How did Socrates stop people from getting angry?

The Death of Socrates, by Jacques-Louis David (1787).
Source: Wikimedia Commons, Public Domain.

The story goes that Socrates had a characterful friend called Chaerephon who went to Delphi and boldly asked the oracle to tell him whether there was anyone wiser than Socrates. Astonishingly, the oracle replied that there was no one wiser, leaving Socrates, who knew only that he knew nothing, perplexed.

To discover the meaning of the oracle, Socrates questioned several supposedly wise people—first the politicians, and then the poets, and then the artisans—and in each case concluded: “I am likely to be wiser than he to this small extent, that I do not think I know what I do not know.” Socrates was the wisest of all people not because he knew everything or anything, but because he knew what he did not know.

From then on, Socrates dedicated himself to the service of the gods by seeking out anyone who might be wise and, “if he is not, showing him that he is not”. As a result, he acquired a reputation for wisdom and a following among young men of the richer classes, who began to imitate him. But he also earned the enmity of those whom he had exposed, and of those who stood beside them.

Plato paints the oracle story as the turning point in Socrates’ career. By validating his skeptical stance to the philosophers who came before, it gave him the confidence, and the impetus, to develop his own, distinct manner and method of doing philosophy.

But is the oracle story even true, or is it just another of Plato’s myths? The oracle story conveniently serves to frame Socrates, who had been put to death as a heretic and corrupter of youths, as having been on a noble, divinely inspired mission, attached by the gods to Athens as upon a great horse which “needed to be stirred up by a kind of gadfly”. In favour of the story being true is that it is also related by Xenophon, who knew Socrates well, although in his version the oracle replies that there is no one more just (rather than wiser) than Socrates.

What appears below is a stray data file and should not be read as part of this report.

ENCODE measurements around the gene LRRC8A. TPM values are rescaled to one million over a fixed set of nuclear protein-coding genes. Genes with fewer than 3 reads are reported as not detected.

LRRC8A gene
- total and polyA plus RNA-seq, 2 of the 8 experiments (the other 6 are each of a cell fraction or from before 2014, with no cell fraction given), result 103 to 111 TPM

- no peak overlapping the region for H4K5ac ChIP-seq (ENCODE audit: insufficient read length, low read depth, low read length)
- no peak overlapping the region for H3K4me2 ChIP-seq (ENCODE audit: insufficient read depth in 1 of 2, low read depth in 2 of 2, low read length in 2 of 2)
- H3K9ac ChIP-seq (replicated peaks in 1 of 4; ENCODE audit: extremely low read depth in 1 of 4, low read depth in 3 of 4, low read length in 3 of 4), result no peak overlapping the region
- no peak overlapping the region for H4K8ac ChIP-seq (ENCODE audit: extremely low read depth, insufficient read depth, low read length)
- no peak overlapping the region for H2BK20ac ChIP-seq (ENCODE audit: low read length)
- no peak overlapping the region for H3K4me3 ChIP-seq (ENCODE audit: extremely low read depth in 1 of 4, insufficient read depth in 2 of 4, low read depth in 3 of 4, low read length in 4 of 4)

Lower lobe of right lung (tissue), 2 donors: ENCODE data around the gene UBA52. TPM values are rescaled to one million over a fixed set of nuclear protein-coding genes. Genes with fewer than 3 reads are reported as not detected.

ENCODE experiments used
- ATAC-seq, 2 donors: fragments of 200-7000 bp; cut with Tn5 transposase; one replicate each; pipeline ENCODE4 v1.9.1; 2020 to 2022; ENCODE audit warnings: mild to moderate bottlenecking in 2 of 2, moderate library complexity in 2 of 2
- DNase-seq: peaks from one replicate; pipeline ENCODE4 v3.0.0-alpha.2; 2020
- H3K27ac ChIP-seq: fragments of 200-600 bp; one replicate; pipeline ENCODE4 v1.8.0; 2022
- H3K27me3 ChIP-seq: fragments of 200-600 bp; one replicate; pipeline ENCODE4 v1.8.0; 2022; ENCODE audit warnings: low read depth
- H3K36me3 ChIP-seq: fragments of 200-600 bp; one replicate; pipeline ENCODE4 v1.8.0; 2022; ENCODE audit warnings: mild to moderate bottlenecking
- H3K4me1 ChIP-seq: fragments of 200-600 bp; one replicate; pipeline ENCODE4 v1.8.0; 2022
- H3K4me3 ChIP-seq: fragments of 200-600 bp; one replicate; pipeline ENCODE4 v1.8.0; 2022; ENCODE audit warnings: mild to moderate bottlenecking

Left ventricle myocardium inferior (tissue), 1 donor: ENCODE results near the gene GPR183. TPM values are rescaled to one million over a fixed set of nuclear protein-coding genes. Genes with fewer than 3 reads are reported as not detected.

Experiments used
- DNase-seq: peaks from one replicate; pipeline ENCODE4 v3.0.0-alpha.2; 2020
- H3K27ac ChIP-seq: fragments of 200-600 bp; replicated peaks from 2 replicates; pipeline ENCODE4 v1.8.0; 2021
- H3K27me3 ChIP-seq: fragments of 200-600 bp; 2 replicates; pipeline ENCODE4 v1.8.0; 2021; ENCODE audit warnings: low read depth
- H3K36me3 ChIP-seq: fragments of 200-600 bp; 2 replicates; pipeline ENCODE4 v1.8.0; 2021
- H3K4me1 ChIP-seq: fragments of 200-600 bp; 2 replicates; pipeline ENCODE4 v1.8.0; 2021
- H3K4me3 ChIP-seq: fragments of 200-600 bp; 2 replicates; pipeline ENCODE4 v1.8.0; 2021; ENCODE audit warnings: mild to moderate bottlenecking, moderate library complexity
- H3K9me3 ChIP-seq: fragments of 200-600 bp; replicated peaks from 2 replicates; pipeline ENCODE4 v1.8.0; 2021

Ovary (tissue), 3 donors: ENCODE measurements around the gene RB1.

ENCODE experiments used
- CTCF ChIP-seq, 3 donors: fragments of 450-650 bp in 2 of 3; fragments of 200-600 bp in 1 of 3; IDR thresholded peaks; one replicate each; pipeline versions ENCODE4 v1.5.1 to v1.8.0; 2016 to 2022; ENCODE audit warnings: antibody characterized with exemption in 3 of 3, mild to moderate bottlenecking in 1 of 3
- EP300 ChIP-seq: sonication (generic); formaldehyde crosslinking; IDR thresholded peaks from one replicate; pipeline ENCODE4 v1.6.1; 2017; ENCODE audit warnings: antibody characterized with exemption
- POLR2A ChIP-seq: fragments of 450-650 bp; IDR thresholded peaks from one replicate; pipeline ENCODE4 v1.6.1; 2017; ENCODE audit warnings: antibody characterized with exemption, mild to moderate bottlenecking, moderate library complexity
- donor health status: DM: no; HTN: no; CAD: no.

The Socratic method

Plato might also have intended the oracle story as a sort of origin myth for the Socratic method, or method of elenchus. Although Socrates may have perfected the method of elenchus, it is unlikely that he originated a mode of conversation that seems so naturally and fundamentally human. For instance, in Plato’s Parmenides, Parmenides himself uses the method of elenchus on Socrates to undermine Plato’s Theory of the Forms. But it remains that while the sophists of his day tried to make a show of their knowledge, Socrates tried to make a show of his and everyone else’s ignorance.

The method of elenchus, especially as employed by Socrates, consists in questioning one or more people about a certain concept such as justice or virtue with the aim of exposing a contradiction in their initial assumptions and provoking a reappraisal of the concept. As the process is iterative, it leads to an increasingly precise or refined definition of the concept, and, in due course, to a shared recognition that it eludes our understanding—and hence that we know far less than we thought we did.

With our initial dogmatism transmuted into a state of puzzlement and suspended judgement, we are ready to become much more open and subtle thinkers—assuming, of course, that we have not first become angry and resentful.

Socratic irony

To have our understanding of a moral concept undermined is also to have our values undermined, and, with that, our sense of self.

To manage their anger and other feelings, and to keep them talking, Socrates often flattered his interlocutors while himself playing the fool. In the Orator, Cicero esteems that, “for irony and dissimulation”, Socrates “far excelled all other men in the wit and genius which he displayed”. Simon Blackburn in the Oxford Dictionary of Philosophy defines Socratic irony with brio as “Socrates’ irritating tendency to praise his hearers while undermining them, or to disparage his own superior abilities while manifesting them.”

Here is an example of Socratic irony from Plato’s Meno, so pushed as to be almost parodic:

Had I the command of you as well as of myself, Meno, I would not have enquired whether virtue is given by instruction or not, until we had first ascertained what it is. But as you think only of controlling me who am your slave, and never of controlling yourself, —such being your notion of freedom, I must yield to you, for you are irresistible.

The technique resembles that used by the TV character Lieutenant Columbo to trap villains. One of the few miscreants who can see through Columbo’s fumbling and forgetful façade is the husband-killer Leslie Williams:

LW: You know, Columbo, you’re almost likeable in a shabby sort of way. Maybe it’s the way you come slouching in here with your shopworn bag of tricks.

Columbo: Me? Tricks?

LW: The humility, the seeming absent-mindedness, the uh, homey anecdotes about the family: the wife, you know?

Columbo: Really?

LW: Yeah, Lieutenant Columbo, fumbling and stumbling along. But it’s always the jugular that he’s after.